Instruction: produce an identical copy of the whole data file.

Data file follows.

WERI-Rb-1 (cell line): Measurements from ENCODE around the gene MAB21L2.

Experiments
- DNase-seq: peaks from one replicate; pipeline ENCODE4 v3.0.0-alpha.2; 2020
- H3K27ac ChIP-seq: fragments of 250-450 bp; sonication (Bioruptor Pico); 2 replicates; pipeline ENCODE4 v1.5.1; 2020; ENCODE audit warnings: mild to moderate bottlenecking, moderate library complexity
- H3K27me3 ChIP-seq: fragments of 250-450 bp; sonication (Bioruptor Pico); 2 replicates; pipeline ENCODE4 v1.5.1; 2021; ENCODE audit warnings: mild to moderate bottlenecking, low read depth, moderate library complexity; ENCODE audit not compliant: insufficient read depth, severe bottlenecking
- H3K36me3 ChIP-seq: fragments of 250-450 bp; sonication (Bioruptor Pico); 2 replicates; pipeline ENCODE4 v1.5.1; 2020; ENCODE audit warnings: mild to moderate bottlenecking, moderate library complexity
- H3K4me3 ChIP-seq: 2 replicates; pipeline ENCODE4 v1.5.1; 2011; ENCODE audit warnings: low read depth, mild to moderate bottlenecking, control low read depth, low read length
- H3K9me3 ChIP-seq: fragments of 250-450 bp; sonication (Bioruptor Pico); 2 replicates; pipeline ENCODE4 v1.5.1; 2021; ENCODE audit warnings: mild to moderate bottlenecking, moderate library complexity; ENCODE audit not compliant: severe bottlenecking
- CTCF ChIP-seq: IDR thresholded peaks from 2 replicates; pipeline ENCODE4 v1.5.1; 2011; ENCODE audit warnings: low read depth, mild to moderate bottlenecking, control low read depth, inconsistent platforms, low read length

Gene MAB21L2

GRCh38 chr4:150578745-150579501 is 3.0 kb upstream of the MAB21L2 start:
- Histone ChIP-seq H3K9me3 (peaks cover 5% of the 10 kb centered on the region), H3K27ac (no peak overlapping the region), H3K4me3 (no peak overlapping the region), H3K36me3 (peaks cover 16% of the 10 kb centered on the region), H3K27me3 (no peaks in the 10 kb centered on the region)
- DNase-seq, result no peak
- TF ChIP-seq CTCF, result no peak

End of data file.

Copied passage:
WERI-Rb-1 (cell line): Measurements from ENCODE around the gene MAB21L2.

Experiments
- DNase-seq: peaks from one replicate; pipeline ENCODE4 v3.0.0-alpha.2; 2020
- H3K27ac ChIP-seq: fragments of 250-450 bp; sonication (Bioruptor Pico); 2 replicates; pipeline ENCODE4 v1.5.1; 2020; ENCODE audit warnings: mild to moderate bottlenecking, moderate library complexity
- H3K27me3 ChIP-seq: fragments of 250-450 bp; sonication (Bioruptor Pico); 2 replicates; pipeline ENCODE4 v1.5.1; 2021; ENCODE audit warnings: mild to moderate bottlenecking, low read depth, moderate library complexity; ENCODE audit not compliant: insufficient read depth, severe bottlenecking
- H3K36me3 ChIP-seq: fragments of 250-450 bp; sonication (Bioruptor Pico); 2 replicates; pipeline ENCODE4 v1.5.1; 2020; ENCODE audit warnings: mild to moderate bottlenecking, moderate library complexity
- H3K4me3 ChIP-seq: 2 replicates; pipeline ENCODE4 v1.5.1; 2011; ENCODE audit warnings: low read depth, mild to moderate bottlenecking, control low read depth, low read length
- H3K9me3 ChIP-seq: fragments of 250-450 bp; sonication (Bioruptor Pico); 2 replicates; pipeline ENCODE4 v1.5.1; 2021; ENCODE audit warnings: mild to moderate bottlenecking, moderate library complexity; ENCODE audit not compliant: severe bottlenecking
- CTCF ChIP-seq: IDR thresholded peaks from 2 replicates; pipeline ENCODE4 v1.5.1; 2011; ENCODE audit warnings: low read depth, mild to moderate bottlenecking, control low read depth, inconsistent platforms, low read length

Gene MAB21L2

GRCh38 chr4:150578745-150579501 is 3.0 kb upstream of the MAB21L2 start:
- Histone ChIP-seq H3K9me3 (peaks cover 5% of the 10 kb centered on the region), H3K27ac (no peak overlapping the region), H3K4me3 (no peak overlapping the region), H3K36me3 (peaks cover 16% of the 10 kb centered on the region), H3K27me3 (no peaks in the 10 kb centered on the region)
- DNase-seq, result no peak
- TF ChIP-seq CTCF, result no peak